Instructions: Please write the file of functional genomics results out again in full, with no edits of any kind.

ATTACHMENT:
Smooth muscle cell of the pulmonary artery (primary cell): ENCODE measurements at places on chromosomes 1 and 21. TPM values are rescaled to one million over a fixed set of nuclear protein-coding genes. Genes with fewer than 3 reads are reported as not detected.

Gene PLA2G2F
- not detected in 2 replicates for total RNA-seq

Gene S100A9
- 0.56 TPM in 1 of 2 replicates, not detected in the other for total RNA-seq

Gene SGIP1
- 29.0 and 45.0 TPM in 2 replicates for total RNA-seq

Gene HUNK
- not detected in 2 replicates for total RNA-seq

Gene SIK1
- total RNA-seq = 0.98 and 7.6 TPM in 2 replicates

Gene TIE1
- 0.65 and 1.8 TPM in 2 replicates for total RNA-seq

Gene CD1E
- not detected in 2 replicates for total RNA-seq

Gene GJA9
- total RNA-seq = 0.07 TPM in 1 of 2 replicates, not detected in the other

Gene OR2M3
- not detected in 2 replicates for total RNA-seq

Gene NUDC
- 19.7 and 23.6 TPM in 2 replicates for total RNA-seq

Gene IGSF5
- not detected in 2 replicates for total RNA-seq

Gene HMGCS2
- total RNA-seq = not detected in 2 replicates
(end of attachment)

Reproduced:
Smooth muscle cell of the pulmonary artery (primary cell): ENCODE measurements at places on chromosomes 1 and 21. TPM values are rescaled to one million over a fixed set of nuclear protein-coding genes. Genes with fewer than 3 reads are reported as not detected.

Gene PLA2G2F
- not detected in 2 replicates for total RNA-seq

Gene S100A9
- 0.56 TPM in 1 of 2 replicates, not detected in the other for total RNA-seq

Gene SGIP1
- 29.0 and 45.0 TPM in 2 replicates for total RNA-seq

Gene HUNK
- not detected in 2 replicates for total RNA-seq

Gene SIK1
- total RNA-seq = 0.98 and 7.6 TPM in 2 replicates

Gene TIE1
- 0.65 and 1.8 TPM in 2 replicates for total RNA-seq

Gene CD1E
- not detected in 2 replicates for total RNA-seq

Gene GJA9
- total RNA-seq = 0.07 TPM in 1 of 2 replicates, not detected in the other

Gene OR2M3
- not detected in 2 replicates for total RNA-seq

Gene NUDC
- 19.7 and 23.6 TPM in 2 replicates for total RNA-seq

Gene IGSF5
- not detected in 2 replicates for total RNA-seq

Gene HMGCS2
- total RNA-seq = not detected in 2 replicates